Fort Collins loves its food trucks. They’ll show up outside of breweries to provide edible pairings for and at every event imaginable, offering their unique foods that often can’t be found anywhere else.
At the Fort Collins Food Truck Rally, which is going on every Tuesday during the summer until mid-September, the food trucks become the main attraction. The trucks line up in a long row in City Park on Sheldon Drive, directly through the heart of the park.
From the time they set up and start serving food at around 5:30 p.m. until they close up shop for the night, food, music and community togetherness is served up in a paper basket. The rally itself is free to attend and has a rotating selection of food trucks. Some trucks are present more often than others, but visitors can expect to find a wide variety of food from a dozen different genres on any given week.
“I’ve been doing (the rally) since the beginning,” said Menyus Borocz, the owner of the La Piadina Food Truck, who is also a Colorado State University alumnus with a master’s degree in business. “I think it’s really fun. It’s basically having a picnic where you don’t have to bring food.”
Dozens of families show up and stake their claims with a blanket or foldable chairs. Grass space is especially limited in the shade, which can be tough to deal with should there be a lack of cloud cover during a traditionally hot Colorado summer. Be ready to sit in the grass or eat while standing up.
“The environment that Fort Collins provides for (trucks) with going to breweries and the general atmosphere, it’s really cool. You don’t get to do these things with a brick-and-mortar restaurant.”
Borocz’s truck serves Italian flatbreads known as Piadas and soon has a less mobile location opening at The Exchange in Old Town.
However, not all food trucks are looking to move on to an immobile location. The Tramp About, a truck offering regional American dishes, started off as a smaller cart but moved into a more traditional food truck a couple of years back. One of the owners, Tim Meador, is happy with all the benefits that food trucks supply.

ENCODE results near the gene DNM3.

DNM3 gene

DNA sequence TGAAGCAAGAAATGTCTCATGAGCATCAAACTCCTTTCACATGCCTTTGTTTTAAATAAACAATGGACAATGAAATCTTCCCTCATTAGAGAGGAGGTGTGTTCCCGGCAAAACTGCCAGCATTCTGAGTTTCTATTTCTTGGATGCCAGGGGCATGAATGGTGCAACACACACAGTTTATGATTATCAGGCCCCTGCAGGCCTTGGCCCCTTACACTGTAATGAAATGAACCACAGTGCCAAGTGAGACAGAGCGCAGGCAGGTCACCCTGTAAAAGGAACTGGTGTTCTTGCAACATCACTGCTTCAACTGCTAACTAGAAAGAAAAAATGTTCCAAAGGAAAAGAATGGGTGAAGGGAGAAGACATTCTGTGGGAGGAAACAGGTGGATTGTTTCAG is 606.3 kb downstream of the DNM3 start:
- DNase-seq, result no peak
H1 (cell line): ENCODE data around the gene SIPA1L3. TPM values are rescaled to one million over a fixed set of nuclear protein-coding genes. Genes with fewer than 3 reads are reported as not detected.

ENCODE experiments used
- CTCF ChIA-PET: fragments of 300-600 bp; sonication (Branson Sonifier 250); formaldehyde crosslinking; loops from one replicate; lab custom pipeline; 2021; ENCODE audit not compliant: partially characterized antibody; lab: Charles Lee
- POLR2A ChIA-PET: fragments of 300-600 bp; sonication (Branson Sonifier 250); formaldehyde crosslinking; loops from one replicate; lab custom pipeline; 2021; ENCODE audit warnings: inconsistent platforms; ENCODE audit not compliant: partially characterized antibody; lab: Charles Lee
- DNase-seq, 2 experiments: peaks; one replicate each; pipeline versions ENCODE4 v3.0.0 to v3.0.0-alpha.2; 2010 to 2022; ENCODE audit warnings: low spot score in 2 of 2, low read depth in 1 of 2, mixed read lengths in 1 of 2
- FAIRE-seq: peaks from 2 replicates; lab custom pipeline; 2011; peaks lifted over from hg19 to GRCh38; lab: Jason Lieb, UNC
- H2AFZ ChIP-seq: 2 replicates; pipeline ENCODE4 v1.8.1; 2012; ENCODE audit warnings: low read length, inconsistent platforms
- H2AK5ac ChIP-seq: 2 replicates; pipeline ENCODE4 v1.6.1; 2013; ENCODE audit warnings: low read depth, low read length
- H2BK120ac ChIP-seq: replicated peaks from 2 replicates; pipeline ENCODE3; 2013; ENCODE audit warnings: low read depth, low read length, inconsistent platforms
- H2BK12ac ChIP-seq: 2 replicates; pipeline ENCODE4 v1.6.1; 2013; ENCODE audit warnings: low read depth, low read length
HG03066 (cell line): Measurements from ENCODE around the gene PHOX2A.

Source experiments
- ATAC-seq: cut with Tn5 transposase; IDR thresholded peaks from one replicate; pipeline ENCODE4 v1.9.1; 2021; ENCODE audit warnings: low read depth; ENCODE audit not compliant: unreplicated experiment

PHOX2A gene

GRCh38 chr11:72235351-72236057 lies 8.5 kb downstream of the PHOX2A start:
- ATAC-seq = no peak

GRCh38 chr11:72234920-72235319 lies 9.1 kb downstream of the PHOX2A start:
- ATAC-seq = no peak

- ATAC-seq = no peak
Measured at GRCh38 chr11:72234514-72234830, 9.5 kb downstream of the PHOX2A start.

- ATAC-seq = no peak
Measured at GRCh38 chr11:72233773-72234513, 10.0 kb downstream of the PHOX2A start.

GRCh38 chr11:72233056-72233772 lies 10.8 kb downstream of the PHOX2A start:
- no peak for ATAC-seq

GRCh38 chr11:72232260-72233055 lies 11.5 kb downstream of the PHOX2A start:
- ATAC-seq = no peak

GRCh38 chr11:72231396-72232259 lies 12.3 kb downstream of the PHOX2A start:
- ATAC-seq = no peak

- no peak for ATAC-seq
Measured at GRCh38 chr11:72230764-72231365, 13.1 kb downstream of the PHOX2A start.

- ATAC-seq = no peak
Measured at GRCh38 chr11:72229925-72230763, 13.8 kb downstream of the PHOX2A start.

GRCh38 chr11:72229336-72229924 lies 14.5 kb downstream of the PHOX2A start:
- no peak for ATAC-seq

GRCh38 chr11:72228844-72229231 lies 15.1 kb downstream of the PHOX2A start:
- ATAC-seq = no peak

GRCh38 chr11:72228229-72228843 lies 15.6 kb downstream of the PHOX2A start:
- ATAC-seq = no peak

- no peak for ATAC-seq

“It’s a lower investment to get started with,” Meador said. “You’re able to start off with a low cost and be very hands on. It allows for a lot of freedom. The environment that Fort Collins provides for (trucks) with going to breweries and the general atmosphere, it’s really cool. You don’t get to do these things with a brick-and-mortar restaurant.”
“There are like 50 food trucks that want to be part of this,” Borocz said. “But we also want to have the trucks that people know. That way we’re all successful. But every time, we bring in two or three new trucks.”
Going with few friends is heartily recommended, especially for the terminally indecisive. The ability to pick more than one meal and eat off of one another’s plates is a boon if lots of options overwhelm the senses.
“It’s great for the consumer,” Meador said. “I love going to these things because I can try several different things, where if I just go to one place then I can just try one thing.”
The rally is good for the food trucks too, giving them a chance to reach out to more parts of the community.
Larry Conlon, owner of Cranked Up Coffee, pours a lemonade at the Fort Collins food truck rally Tuesday, June 2. (Matt Begeman | Collegian)
“We go to breweries four days a week,” Meador said. “This (event) allows us to really hit the other market that we’re not hitting: people who don’t frequent the breweries as much as we do. Maybe that’s just not their scene.”
The Fort Collins Food Truck Rally is happening every Tuesday in City Park from 5:30 till dusk. Musicians play live, and the event is family-friendly.
Collegian reporter Graham Shapley can be reached at email@example.com and on Twitter @shapleygraham.